I have a g10 smart card (http://g10code.com/p-card.html)
This wouldn't be a problem at all. As you see in the picture in your link, there is a version with a smaller form factor (ID-000). This is the same card just with cut outs. Everything outside the contact area is just plastic. I made you a drawing in paint showing where the actual IC is in the card. Everything outside this box can be removed without any problem.
(copyright of the picture: g10 Code GmbH, I stole it from their webpage. My modification (red square) is released as CC-0)
If you have a strong flashlight (you should have one, they are awesome) you can use it to "see through" the card to check that. That can also be used to see the antenna on RFID cards for example (where drilling holes can be a problem)
This scenario is kind of inverse of how people want to disable PayPass/PayWave in their banking cards. There's a number of useful links in this question, search for "kill PayPass" for more. The most practical approach so far is drilling or punching a small hole through the antenna which runs alongside card perimeter. This of course requires locating the antenna so that the antenna is cut and no useful circuitry is damaged.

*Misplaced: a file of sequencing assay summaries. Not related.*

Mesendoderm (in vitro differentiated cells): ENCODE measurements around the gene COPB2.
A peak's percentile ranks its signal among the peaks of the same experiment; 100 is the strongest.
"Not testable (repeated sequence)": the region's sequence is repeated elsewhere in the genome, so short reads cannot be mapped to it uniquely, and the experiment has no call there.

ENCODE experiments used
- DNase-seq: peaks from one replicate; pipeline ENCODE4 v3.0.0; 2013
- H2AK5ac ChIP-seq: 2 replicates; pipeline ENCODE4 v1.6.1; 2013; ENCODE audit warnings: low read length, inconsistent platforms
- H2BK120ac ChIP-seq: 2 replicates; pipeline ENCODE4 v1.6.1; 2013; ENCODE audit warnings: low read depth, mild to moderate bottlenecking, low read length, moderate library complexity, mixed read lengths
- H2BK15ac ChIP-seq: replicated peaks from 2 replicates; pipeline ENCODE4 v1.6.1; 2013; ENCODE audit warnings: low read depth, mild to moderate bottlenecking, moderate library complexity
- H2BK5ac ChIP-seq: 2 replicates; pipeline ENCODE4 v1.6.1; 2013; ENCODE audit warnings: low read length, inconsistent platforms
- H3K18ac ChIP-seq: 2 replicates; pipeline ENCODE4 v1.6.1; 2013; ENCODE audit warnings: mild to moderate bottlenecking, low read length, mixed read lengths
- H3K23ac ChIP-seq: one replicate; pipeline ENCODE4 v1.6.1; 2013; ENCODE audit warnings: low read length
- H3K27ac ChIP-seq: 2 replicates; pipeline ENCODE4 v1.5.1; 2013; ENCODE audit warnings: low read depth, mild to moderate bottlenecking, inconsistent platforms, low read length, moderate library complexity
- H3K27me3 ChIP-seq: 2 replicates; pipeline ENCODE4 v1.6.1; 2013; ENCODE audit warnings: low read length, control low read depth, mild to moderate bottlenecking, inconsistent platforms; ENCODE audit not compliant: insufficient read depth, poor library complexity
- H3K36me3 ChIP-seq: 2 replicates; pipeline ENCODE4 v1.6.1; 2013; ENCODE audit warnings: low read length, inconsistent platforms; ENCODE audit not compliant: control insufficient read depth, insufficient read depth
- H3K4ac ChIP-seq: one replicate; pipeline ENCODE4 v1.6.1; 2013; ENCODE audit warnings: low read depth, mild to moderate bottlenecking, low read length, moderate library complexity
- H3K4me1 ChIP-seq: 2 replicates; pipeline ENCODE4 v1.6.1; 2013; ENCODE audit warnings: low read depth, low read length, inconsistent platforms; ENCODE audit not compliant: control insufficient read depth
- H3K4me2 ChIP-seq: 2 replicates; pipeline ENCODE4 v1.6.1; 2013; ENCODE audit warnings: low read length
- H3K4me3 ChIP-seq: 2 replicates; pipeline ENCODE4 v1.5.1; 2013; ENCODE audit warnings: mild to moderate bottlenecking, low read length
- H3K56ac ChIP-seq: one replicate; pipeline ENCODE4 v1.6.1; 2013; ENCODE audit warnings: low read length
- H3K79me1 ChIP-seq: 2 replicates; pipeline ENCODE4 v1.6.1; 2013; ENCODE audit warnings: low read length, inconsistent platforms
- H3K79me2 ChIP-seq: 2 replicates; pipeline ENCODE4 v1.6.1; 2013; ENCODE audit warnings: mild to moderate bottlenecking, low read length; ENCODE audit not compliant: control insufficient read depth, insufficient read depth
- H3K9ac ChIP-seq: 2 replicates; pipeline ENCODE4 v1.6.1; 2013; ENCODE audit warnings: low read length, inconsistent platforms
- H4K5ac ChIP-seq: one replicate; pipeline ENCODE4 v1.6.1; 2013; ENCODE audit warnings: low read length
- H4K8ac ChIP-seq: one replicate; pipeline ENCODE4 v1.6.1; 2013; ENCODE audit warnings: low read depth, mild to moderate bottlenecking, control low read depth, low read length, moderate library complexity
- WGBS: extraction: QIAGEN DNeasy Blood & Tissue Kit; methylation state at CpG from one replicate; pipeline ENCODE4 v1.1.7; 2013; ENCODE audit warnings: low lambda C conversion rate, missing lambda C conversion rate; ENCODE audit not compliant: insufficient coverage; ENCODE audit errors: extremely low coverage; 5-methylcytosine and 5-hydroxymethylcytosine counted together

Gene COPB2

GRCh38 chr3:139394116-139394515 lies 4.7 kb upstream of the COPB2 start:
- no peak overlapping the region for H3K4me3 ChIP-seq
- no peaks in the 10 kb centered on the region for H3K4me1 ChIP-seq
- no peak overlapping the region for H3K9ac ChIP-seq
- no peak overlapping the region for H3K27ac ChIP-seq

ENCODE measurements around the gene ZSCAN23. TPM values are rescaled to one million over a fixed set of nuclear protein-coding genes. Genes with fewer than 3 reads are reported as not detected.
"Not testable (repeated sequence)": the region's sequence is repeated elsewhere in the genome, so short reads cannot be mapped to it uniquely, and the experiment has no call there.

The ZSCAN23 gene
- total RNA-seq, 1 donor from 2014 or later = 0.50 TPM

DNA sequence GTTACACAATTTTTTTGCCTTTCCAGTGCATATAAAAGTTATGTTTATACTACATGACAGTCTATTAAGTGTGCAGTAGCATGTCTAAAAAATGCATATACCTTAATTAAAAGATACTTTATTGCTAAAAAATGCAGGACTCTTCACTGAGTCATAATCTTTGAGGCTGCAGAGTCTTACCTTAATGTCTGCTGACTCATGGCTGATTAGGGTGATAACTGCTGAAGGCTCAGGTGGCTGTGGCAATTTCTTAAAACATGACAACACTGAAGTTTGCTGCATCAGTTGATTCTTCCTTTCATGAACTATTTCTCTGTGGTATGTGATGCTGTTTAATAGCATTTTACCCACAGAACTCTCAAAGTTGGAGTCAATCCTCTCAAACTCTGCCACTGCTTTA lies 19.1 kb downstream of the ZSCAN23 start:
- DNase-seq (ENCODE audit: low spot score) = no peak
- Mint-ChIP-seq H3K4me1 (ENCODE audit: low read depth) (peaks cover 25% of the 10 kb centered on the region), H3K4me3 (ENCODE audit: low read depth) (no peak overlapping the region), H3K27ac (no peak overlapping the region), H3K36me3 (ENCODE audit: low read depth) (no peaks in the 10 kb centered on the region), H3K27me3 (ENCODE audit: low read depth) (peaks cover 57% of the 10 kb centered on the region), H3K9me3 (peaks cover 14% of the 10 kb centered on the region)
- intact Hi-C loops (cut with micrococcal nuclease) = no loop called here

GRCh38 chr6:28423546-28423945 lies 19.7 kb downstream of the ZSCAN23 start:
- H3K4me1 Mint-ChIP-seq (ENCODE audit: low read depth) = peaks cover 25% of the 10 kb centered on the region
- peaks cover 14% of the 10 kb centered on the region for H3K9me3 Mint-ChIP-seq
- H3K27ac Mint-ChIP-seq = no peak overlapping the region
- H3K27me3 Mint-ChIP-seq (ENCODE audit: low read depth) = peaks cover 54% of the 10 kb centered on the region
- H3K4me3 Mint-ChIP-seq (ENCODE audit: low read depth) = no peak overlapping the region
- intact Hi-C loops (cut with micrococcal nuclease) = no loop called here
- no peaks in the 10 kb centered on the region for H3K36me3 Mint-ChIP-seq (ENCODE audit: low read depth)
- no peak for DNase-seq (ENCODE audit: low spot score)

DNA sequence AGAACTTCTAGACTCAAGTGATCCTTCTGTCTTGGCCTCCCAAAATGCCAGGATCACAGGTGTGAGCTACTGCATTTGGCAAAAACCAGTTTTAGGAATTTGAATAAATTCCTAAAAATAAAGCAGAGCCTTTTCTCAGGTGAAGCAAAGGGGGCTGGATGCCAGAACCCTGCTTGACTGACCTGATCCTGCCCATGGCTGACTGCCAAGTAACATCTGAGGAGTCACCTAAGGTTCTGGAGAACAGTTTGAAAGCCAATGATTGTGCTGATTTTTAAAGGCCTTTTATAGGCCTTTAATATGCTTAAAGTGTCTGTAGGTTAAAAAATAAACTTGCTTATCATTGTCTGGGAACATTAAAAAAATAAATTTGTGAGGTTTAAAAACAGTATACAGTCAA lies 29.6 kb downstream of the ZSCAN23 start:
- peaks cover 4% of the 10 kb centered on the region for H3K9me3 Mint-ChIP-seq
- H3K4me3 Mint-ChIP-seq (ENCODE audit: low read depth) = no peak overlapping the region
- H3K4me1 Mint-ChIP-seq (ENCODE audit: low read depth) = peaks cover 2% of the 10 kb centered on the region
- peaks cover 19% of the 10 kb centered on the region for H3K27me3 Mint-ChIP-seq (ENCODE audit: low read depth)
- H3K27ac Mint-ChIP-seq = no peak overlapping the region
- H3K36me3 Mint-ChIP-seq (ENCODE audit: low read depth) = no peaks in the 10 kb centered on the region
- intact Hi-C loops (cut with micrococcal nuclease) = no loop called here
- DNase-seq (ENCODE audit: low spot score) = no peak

So it requires locating the card circuitry - same problem you faced. This is usually achieved with source of bright light, usually an LED flashlight - you put the card such that it blocks the flashlight beam and usually you can see where the antenna wires and chip are located - all the rest is just plastic and isn't requires for the circuitry operation.
Choose hole location such that it's not very close to card perimeter (otherwise the card can tear apart), not very close to any circuitry (otherwise mechanical stress can damage that circuitry or you can interfere with its functions) and doesn't compromise non-electronic features of the card such as possible photos, logos, embossed text, magnetic strips and the like. The linked to question links to a post where cardholder drilled the card right through magnetic strip - mileage may vary after that.